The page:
Now that Supirak was way ‘clean’ and ‘rich’ in comparison to her mother who was actually wearing torn dress, resembling extremely poor woman, he became so embarrassed. He was ashamed to see his mother in that state, poor and stink. He then told his entourage that he knows nothing about that poor old woman down there. That made his men tried to chased her away.

This made Odu Gerawang stunned. She couldn’t believe that her son disowned her. A son that she loved and missed dearly chose not to acknowledge her. With tears and sadness, she prayed to the almighty saying ” if the man was truly my son, he and his ship will turn to stone.” It didn’t take long before Supirak and his ship did turn into a big stone, currently known as Supirak Island.

Today, Supirak Island clearly resembles as a Ship. Coincidence or not, true or not, every little bits of landmarks around that area are a bit freaky as if the curse did actually happen. Some might argue that the formation came from natural factors such as rain, sea water, strong wind, landslide and so on. The big question is, how did nature ‘agreed’ to form more than one resemblance of that curse. Perhaps the Island was formed by natural factors but how come did another formation in a form of ‘many humans’ are found nearby?

Batu Berunsai/Berunsai Stone where stones in Human shape resembling the Dance of Berunsai. Though said to formed by natural/environment factors, the local believe that this stone is related to the The Legend of Supirak. Source of image: www.sabah.gov.my

Perhaps the evidences are not strong enough to be considered as Historical pieces. Perhaps it is sufficient to say the status of this ‘curse’ is indeed a Legend. However, it did not stop people from keep visiting this place and be amazed with the Island’s formation. At least there is something that we can be proudly claimed from this legend, none other than the aesthetic of the locals through their culture and worldview. Sabah Fest 2017 will unearth those unseen and unspoken values, to be presented in a theatrical dance.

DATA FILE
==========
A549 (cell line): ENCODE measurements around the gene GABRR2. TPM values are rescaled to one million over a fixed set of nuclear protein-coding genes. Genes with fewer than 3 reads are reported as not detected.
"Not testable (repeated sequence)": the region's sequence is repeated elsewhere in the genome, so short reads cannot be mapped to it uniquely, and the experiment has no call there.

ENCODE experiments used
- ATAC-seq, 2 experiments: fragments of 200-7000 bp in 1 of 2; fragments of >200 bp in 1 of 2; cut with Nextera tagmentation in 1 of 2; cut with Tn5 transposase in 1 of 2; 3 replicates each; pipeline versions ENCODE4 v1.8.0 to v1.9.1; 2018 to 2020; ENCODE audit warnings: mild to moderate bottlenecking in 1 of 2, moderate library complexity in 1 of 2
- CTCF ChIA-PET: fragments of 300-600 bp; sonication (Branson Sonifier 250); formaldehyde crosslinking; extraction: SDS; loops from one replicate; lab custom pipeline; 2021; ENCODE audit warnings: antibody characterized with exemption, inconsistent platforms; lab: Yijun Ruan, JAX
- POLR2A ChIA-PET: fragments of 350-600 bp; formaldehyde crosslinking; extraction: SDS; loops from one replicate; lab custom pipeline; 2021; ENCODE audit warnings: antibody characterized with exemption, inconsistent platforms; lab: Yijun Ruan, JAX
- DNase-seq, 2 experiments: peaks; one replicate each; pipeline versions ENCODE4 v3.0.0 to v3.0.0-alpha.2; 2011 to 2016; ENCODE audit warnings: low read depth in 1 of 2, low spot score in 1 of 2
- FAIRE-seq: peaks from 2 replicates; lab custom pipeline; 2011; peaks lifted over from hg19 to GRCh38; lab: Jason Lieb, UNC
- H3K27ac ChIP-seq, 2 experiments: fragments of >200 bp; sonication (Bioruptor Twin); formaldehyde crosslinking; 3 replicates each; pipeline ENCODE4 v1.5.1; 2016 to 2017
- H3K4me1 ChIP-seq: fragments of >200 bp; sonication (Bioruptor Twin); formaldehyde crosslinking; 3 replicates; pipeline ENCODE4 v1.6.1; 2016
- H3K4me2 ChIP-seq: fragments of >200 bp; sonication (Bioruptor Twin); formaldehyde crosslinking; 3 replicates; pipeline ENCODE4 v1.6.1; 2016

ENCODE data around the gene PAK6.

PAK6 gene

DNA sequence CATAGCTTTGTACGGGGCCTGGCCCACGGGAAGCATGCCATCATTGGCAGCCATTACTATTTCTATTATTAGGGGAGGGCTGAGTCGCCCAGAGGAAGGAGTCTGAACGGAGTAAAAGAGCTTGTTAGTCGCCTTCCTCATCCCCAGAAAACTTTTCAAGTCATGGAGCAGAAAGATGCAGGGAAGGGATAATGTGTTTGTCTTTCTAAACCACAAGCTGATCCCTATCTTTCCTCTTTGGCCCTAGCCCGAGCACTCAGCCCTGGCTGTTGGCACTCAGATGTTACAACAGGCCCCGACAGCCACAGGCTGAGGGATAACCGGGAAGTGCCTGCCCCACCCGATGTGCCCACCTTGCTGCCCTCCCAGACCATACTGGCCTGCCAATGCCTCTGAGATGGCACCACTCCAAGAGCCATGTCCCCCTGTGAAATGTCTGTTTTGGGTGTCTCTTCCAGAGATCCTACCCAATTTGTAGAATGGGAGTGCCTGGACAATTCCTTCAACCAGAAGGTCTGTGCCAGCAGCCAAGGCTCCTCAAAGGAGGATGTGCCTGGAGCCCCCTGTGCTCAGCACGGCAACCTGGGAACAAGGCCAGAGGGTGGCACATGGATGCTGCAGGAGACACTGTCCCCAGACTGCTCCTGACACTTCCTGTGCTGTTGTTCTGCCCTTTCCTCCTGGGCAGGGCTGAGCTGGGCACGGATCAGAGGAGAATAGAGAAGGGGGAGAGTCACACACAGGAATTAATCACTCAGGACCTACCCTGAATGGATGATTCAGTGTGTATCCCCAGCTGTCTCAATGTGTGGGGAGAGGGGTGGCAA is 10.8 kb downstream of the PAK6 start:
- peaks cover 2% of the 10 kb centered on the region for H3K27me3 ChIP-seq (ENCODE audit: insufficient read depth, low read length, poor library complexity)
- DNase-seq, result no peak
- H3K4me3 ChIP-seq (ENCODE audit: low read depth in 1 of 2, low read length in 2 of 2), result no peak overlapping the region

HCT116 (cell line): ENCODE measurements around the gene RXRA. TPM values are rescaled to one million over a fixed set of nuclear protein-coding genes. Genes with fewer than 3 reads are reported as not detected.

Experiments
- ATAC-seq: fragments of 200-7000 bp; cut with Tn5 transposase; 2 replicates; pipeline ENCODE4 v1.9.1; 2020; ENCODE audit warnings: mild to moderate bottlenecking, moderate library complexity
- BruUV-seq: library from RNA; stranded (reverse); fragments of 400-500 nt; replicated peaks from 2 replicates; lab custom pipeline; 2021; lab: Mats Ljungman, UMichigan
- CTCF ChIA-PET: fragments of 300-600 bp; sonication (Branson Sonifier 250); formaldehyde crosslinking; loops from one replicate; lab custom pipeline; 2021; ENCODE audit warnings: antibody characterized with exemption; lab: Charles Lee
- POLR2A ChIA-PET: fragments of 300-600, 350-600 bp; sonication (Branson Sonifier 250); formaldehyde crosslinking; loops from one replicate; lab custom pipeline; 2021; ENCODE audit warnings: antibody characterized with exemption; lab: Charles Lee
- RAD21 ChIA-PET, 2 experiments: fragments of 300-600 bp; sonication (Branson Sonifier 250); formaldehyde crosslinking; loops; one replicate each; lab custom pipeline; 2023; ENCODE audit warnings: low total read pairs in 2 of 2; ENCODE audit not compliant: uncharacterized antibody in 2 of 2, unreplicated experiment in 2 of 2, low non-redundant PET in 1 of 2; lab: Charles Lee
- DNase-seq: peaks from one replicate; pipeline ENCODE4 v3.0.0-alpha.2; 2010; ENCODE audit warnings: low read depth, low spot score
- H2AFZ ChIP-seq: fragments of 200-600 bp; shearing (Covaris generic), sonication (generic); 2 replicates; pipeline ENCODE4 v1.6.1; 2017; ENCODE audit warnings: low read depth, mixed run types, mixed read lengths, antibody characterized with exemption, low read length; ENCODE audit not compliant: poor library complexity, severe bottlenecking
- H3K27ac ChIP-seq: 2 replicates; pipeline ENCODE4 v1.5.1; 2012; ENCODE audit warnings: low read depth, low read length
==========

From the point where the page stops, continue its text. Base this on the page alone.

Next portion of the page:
The difference between History, Legend, Myth and Folktale

A general guide

History is a record of past events. There is history in each society and country. History is about significant events that took place over the years. History is a collection of memories; History is recorded by the people of the era.

Legend in particular is a semi-true story that has been passed on from person-to-person. It has important meaning or symbolism for the culture in which it originates. A legend usually includes an element of truth, or is based on historic facts, but with ‘mythical qualities’. Legends usually involve heroic characters or fantastic places and often encompass the spiritual beliefs of the culture in which they originate.

Myth is normally based on tradition or legend and ‘conveys a truth’ to those who tell it and hear it, rather than necessarily recording a true event. Although some myths can be accounts of actual events, they have become transformed by symbolic meaning or shifted in time or place. Myths are often used to explain universal and local beginnings and involve supernatural beings.

Folktale is a popular story that was passed on in spoken form, from one generation to the next. The author is unknown and there are often many versions of the tale. Folktales comprise fables, fairy tales, old legends and even ‘urban legends’.

According to myths.e2bn.org:

Myths, legends and folktales are hard to classify and often overlap. It is the message that is important.

Based on the definitions given above, which really suited The Story of Supirak? The title suggested it as a Legend. Is it truly a legend? Did it actually happen long time ago?

Conclusion